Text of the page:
san francisco's youth like these two cousins from the fillmore. >> what's this mean to you? >> a big opportunity. >> at the same time, within the goal 2, we're going to also accommodate returning veterans from our wars and military to be part of this effort, as well. and yes -- [ applause ] >> reporter: but there was another message being delivered, as well. yes, the waterfront is a wonderful open space but the arena and its jobs will be good for the whole city. and that organized labor one of the biggest forces in city politics is behind the deal big time. >> i think it's a big step forward. we still have to take a look at the financial components of the deal. >> reporter: waterfront residents are starting to feel that the deal is moving too fast and more attention needs to be paid about the noise and traffic that 200 coliseum events a year will mean to this neighborhood. >> i understand why they are pushing things so quickly, but a lot of folks in the neighborhood field, let's take a step back.
>> reporter: maybe. but for now, the full-court press is on. >> any questions for the mayor? >> reporter: the timing of this, is it coincidence that it happened the same day they start hearings? >> well, it's planned. i mean, i think we're hitting every milestone that we can. >> reporter: and they have milestones to hit and i think we'll hear more announcements like this. by the time this christmas tree gets through city hall, there are going to be a lot of ornaments on it. >> yeah. >> reporter: what they are going to do about traffic remains to be seen. >> sounds like there are a lot of presents under the tree already. >> reporter: you got it. >> phil, thank you. new numbers out tonight show a dramatic turnaround for the state budget. according to the legislative analysts office, california now faces a much smaller deficit of $1.9 billion for the next fiscal year which ends in july. we could even see surpluses by 2014 a big change from the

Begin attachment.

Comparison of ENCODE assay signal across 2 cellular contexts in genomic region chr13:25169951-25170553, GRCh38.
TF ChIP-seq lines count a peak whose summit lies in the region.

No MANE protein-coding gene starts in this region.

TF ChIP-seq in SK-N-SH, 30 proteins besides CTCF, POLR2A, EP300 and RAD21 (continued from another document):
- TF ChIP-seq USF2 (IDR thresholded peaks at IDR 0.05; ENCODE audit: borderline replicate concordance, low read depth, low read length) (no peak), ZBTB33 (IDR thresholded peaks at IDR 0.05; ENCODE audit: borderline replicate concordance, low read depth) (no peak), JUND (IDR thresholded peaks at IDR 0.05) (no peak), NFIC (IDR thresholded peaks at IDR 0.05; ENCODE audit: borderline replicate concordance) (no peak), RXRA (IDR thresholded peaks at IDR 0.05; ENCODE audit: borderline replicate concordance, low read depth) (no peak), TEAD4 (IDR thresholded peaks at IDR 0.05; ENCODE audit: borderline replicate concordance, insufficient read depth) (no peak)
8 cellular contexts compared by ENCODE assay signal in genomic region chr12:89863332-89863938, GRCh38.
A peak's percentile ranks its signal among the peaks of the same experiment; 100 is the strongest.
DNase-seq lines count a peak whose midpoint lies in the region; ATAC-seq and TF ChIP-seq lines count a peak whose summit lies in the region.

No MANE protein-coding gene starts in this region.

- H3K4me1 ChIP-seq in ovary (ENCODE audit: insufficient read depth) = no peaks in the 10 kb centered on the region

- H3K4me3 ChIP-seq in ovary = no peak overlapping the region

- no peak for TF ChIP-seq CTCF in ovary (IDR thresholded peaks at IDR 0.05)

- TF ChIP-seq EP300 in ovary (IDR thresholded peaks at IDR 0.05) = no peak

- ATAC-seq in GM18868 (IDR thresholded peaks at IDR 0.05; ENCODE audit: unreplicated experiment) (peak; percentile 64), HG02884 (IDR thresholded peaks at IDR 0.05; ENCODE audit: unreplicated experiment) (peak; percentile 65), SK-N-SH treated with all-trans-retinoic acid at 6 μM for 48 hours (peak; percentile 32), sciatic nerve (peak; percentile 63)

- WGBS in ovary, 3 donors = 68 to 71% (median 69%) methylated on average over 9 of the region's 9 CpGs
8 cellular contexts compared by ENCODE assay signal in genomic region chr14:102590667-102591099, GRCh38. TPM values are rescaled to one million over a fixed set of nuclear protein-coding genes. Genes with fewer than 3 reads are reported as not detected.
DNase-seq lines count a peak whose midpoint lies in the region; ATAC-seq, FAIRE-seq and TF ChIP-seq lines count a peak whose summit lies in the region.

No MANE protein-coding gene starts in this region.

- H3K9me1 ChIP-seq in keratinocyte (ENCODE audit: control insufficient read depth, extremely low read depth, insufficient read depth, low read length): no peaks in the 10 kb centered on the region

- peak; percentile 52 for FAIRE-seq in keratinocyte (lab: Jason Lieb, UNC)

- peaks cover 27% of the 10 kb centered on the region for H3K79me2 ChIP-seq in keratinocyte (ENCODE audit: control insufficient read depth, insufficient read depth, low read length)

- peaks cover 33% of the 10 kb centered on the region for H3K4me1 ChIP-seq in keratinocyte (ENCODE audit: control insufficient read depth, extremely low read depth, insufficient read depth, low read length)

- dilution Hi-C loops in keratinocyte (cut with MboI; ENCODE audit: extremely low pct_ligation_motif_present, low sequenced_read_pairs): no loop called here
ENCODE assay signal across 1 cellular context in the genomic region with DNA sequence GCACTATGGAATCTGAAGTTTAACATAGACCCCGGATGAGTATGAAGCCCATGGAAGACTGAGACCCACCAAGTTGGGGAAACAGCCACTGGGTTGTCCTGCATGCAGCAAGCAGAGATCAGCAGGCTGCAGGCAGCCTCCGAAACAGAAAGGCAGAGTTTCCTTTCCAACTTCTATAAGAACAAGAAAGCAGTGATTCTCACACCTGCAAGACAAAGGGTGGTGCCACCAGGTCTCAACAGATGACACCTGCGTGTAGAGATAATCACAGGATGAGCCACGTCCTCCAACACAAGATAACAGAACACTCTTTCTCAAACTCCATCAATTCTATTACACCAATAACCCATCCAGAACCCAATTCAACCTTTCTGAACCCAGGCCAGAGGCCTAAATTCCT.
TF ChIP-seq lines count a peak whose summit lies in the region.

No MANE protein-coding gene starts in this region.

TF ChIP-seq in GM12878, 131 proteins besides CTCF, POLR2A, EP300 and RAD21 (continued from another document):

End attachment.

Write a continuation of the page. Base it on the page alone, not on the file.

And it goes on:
deficit projected this year. it counts increased revenues by prop 30 approved by voters last week. jerry brown risked his political future pushing for prop 30 but has been scrambling this week trying to avoid voter backlash. cbs 5 political reporter grace lee on how he has gone all out to prevent ill-timed tuition hikes. >> reporter: the governor was front and center in the days leading up to the election. he had his hand out saying we need billions of dollars for schools and for our universities saying we need that or else. so with voters consenting to increased taxes just last week those tuition hikes could really have been a political embarrassment for the governor. >> we have some breathing room. proposition 30 gives significant revenue over 7 years. >> reporter: and that means no tuition increases for uc students at least for now. it's a small victory for the governor after the csu board made a similar move just yesterday to avoid fee increases that were on the